God’s kingdom is unshakeable and his power, love and influence are unstoppable. The book of Acts is a powerful story of the early church.  It is such an encouraging account of the unshakeable, unstoppable reign of God.  Throughout the book, the Holy Spirit worked in and through the church to expand the influence of God’s kingdom; but it all began with a ten day period of waiting on God.

Waiting in Jerusalem
After he had risen from the dead, Jesus spent forty days with his disciples teaching them about the Kingdom of God and the amazing truths of God’s rule and reign.  However, he did not immediately send them out to announce the good news that Christ was risen and salvation had come through him.  Instead Jesus told them to wait for ten days in Jerusalem.

Acts 1:4 … he gave them this command: “Do not leave Jerusalem, but wait for the gift my Father promised, which you have heard me speak about. 5 For John baptized with water, but in a few days you will be baptized with the Holy Spirit.” (NIV)

Can you see the apparent contradiction?  The first thing Jesus asked his disciples to do in Acts was wait.  An unstoppable God said stop and wait.  The disciples did not want to wait. After centuries under the brutal rulership of emperors and empires, they wanted freedom.  You could understand them wanting God to act immediately to bring about some changes.  But God asked them to wait on Him.  Why?

Why Wait?
The older I get the less I like waiting. I think that reflects an unhealthy cultural aversion in western society.  We measure times not just in minutes and seconds but milliseconds. We have become the microwave generation. We are frustrated when our restaurant order is a little bit late. Rage erupts on the road over the smallest of irritation.  However, frustrating as it is, waiting has benefits: 
• It challenges us to release control to God;
• It teaches us humility;
• It produces perseverance or patience (James 1:2-4); and
• It prepares us body, soul and spirit for what is ahead 
So why do you think God asked the disciples to wait for ten days? I wonder if was because there were some things he wanted them to learn in that waiting period.  Perhaps there were some habits he wanted them to develop that would help them after the Holy Spirit came.  Certainly, the disciples were not passive over that period.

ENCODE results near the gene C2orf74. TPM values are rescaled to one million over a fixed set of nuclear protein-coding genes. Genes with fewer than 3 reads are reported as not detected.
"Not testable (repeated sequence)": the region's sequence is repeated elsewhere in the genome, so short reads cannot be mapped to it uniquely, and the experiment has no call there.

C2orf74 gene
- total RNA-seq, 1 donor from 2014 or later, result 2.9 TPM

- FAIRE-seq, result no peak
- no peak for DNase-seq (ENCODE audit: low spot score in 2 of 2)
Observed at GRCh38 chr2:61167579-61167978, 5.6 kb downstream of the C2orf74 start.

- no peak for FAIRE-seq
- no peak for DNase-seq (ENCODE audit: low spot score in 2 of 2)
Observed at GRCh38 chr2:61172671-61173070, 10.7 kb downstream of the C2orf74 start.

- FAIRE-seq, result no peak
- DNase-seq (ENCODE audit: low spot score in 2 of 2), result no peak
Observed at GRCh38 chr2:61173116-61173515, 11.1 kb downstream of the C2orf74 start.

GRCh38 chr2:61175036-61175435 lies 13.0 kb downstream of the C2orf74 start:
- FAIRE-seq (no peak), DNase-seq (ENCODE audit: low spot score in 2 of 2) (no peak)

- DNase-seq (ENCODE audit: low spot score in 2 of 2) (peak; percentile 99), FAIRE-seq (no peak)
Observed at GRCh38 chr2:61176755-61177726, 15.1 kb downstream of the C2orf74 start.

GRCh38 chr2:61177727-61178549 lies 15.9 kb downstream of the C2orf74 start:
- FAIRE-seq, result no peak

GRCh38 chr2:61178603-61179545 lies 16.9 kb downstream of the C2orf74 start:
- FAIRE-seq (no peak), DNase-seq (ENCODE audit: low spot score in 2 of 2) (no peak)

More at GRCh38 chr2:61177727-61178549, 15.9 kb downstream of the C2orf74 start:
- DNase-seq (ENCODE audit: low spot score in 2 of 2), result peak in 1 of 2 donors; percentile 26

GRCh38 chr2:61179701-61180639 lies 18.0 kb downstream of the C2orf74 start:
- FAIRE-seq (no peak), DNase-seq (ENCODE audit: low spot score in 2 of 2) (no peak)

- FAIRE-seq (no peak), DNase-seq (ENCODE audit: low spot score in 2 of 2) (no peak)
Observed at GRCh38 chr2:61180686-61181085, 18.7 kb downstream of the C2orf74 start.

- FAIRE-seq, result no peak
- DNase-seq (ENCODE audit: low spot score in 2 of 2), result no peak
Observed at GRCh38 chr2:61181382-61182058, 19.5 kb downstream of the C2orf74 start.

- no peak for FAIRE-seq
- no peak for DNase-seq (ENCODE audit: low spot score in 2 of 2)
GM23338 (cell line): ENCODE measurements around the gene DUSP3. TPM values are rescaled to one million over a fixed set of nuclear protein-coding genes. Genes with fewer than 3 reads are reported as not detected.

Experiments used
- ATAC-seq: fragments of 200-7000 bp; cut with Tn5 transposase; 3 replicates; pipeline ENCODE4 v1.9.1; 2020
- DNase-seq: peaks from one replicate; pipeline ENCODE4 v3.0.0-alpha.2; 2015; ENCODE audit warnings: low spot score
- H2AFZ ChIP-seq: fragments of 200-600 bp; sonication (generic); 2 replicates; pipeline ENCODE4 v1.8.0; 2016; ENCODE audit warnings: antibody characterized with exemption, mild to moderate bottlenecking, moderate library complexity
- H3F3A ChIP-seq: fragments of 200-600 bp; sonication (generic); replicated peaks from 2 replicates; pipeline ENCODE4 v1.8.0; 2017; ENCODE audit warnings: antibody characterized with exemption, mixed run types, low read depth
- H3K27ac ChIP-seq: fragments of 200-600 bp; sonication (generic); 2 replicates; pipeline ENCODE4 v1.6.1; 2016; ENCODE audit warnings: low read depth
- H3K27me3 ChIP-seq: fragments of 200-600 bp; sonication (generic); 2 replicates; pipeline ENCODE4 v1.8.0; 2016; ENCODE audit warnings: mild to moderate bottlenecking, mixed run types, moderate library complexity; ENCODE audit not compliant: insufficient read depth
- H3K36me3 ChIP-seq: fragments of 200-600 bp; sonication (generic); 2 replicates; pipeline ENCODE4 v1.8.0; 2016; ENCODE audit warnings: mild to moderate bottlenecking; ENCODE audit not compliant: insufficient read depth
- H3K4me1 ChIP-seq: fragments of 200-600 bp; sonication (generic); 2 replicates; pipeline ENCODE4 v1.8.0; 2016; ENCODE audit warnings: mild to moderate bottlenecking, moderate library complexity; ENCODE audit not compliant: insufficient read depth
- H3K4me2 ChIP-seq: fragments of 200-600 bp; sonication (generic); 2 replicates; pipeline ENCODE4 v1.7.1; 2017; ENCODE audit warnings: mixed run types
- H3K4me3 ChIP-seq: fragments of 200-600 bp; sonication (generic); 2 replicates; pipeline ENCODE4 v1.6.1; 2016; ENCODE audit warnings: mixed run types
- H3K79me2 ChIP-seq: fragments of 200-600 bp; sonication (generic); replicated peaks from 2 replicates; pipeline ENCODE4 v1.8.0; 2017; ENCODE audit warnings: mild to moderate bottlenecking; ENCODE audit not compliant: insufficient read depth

• They waited in prayer (Acts 1:13-14)
• They waited for a word (Acts 1:15-16. Acts 1:20)
• They waited together with one heart (Acts 1:14)

They developed a rhythm of waiting on God together so they could work with God.  And this rhythm continued on in the life of the church life after the Holy Spirit came (Acts 2:42-47).

Actively Waiting to Work with God
Similarly, when we are forced to wait by trials and circumstances, there are constructive things we can do as we wait on God.  From a devotional point of view we can continue to pray and read the word of God.  From a relational point of view, even in a pandemic, we can continue to gather together online to mutually encourage and support each other. From a discipleship point of view, a time of waiting can be an opportunity to learn more about God’s word and principles of Christian living.  LifeTracks Online is one way of doing that in this season.  From an outreach point, waiting can be a time to build new relationships and connect with people who don’t know Christ, even while observing appropriate social distancing.

Waiting can help prepare us for what lies ahead.  Sometimes when we are waiting we can become a little bit impatient like the disciples.  But God’s timing is perfect, he allows trials, and testings to happen so that patience can complete its work (James 1:4).   Waiting can produce heart changes, mindset adjustments and behavioural shifts that can prepare us to work with God, rather than working for ourselves. So let’s use this season to wait on God and develop healthy spiritual practices that equip us for the expansion of his unstoppable Kingdom in our own time and generation.

Discussion Questions
1. Why do you think Jesus had the disciples wait for ten days in Jerusalem?
2. Read through Acts chapter one.   What do you think God was doing in the hearts of the disciples at this time?
3. Our society has a problem with impatience.  Do you agree and why?
4. How do you respond when you have to wait?
5. What are some of the constructive benefits of waiting?
6. During this season what are you waiting for?
7. How can you constructively use this time of waiting for the pandemic to be over?

Daily Devotionals - To help us go deeper into the Word of God and the book of Acts over this season, our teaching team has put together daily online reflections on the book of Acts and related scriptures. These will be available on our website, Facebook and Instagram from Wednesday, 20 May. We pray that they will also be a valuable devotional resource to you.

The Conversation - In addition to these discussion notes, we will continue to provide a weekly video called “The Conversation” where some of our teaching and pastoral team briefly discuss the previous weekend’s message on the book of Acts.  You can show all or part of this to your Life Group using online tools such as Zoom to help facilitate your own group discussion.

Join Andrew Chisholm and his guests in The Conversation as they unpack each week’s message. Watch now.
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